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Man of La Mancha: “The Best Show Ever

By Burnham HolmesLooking back, there always looms a best show. A time when the planets (minus Pluto) spin into proper alignment. No weak link, a show that glistens like a gem — sharp, defined, reflecting light. No weak sister songs, no rickety bridge to shuffle the story along. Strong and able, a show that rushes from one high point to another.

Just such a show occurred from Nov. 8-12 at Castleton’s Casella Theatre with a reprise on the 15th at the goldenly ornate Paramount Theatre in Rutland, our area’s version of a Broadway house. The show, of course, was Dale Wasserman’s “Man of La Mancha” (with music by Mitch Leigh and lyrics by Joe Darion), spearheaded by three talented directors: Harry McEnerny (drama), Jonathan Lorentz (orchestra), and Suzanne Kantorski (voice).

And what a cast! Kevin Ginter, who has studied opera for a year and a half and journeyed to New York for master classes with one of the Irish Tenors, and can hit that note in “The Impossible Dream,” took on the demands of Don Quixote, adeptly alternating bombast and tenderness to deliver the moral message of “follow your quest.

Lauren Martin, in one of her finest roles, as well as her final appearance here at Castleton (New York, here she comes!), shined as Dulcinea and just got better with every performance, piling on subtle shadings to an already full-throated performance.

Julian DeFelice glided all over the stage as the playful sidekick, Sancho, at one time fleeing a scolding with the moves of a cartoon character — his redhead steady, his legs a pinwheel of haze.

Michael Stevens, the sweet-singing Padre (“nice, really nice”), who served as the confessional conduit between Brette Tucker’s housekeeper and Jessica Ryan-LeBlanc’s niece, in a pleasingly complex tenor-soprano-alto trio with an underpinning vamp by pianist Elizabeth Blodgett.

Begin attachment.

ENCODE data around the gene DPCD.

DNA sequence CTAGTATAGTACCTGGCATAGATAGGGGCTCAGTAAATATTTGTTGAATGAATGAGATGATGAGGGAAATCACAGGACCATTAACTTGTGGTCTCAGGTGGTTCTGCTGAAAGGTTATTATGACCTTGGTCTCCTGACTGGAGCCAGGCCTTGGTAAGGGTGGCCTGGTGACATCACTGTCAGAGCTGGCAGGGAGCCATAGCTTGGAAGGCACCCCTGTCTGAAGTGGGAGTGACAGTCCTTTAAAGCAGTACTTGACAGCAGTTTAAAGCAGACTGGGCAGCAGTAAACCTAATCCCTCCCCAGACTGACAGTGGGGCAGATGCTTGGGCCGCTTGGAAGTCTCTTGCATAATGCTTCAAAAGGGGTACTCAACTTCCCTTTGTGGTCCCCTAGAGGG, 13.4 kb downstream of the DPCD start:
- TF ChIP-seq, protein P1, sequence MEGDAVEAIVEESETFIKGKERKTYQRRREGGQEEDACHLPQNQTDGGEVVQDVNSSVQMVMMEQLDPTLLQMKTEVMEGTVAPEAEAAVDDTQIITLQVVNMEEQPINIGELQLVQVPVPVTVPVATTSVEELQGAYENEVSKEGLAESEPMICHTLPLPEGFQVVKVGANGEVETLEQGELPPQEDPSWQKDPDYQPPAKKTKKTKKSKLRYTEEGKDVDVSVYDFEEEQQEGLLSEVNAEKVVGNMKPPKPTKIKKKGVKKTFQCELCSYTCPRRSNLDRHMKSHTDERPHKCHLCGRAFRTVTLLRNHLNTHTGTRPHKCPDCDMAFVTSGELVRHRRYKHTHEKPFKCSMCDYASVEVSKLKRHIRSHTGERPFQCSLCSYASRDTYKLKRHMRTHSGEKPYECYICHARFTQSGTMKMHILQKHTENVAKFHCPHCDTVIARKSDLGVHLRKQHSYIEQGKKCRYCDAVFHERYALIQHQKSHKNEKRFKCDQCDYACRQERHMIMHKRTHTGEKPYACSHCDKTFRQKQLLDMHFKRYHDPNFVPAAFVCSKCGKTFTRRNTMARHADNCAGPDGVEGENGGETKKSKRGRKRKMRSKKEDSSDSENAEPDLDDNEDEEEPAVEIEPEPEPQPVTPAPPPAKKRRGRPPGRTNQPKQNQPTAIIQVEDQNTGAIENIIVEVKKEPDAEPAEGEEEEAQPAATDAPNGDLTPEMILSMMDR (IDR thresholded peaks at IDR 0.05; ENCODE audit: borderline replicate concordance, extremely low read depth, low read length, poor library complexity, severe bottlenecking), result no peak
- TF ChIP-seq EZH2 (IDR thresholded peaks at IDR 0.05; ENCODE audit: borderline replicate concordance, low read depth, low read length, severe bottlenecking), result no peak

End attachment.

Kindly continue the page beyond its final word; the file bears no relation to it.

Shawn Dayton, the cape-flipping Captain of the Inquisition, who pointed out the next prisoner to the guards, Adam Desautels and Andrew Gannon, who lumbered down the steps to assist the unfortunates (most poignantly the delirious Michelle Page) to their fiery fate. Matthew Howk, the broad shouldered, virile, and vengeful head Muleteer and a true master of falls, slugs, and slaps; David Gabaree the deep-voiced Governor/Innkeeper who kept order among his fellow prisoners (in a set designed by Randy Ingram; costumes by Brittany Vaughn and Eva Zimmerman) when not bestowing the order of knighthood on a grateful Quixote.

The mounting frustration of Tirzha Osmun-Palmer as Maria, the innkeeper’s wife, who eventually succumbed to an ear-splitting scream. The good cop/bad cop of Matthew Donnelly’s performance as the Duke and Dr. Sanson Carrasco. The breaking of the fourth wall by the barber, Samuel Ducharme, who mouthed “That’s my hat” to the audience.

To top it off the ensemble just sparkled. There was so much going on that an audience member could isolate a character and follow his or her arc through the course of the evening. If a horse and donkey could be more charmingly played than by Heather Barnes and Heather Denardo, or a ragtag bunch of scallions better done than by the muleteers (Phil Barber, Matthew Hession, Ken Holmes, Andrew McDuff, Jonathan White), or a band of gypsides more fetchingly danced than by Joanna Cardillo, Summers Eaton, Courtney LaFalamme, Else McLaughlin, Kate Pierce, Michelle Ross, and Victoria Vondle, then bring it on. It was a group that surely proved the adage: there are no small parts, only small actors.

A college show rarely soars any higher. This writer attended the original production in New York in 1968 with Richard Kiley and Joan Diener, as well as the Broadway revival in 2003, and the Castleton show ranks right up there.

As Mariko Hancock, who has witnessed scads of musicals during her 14 years at the helm of the college’s cultural life, stated: “It was the best show ever.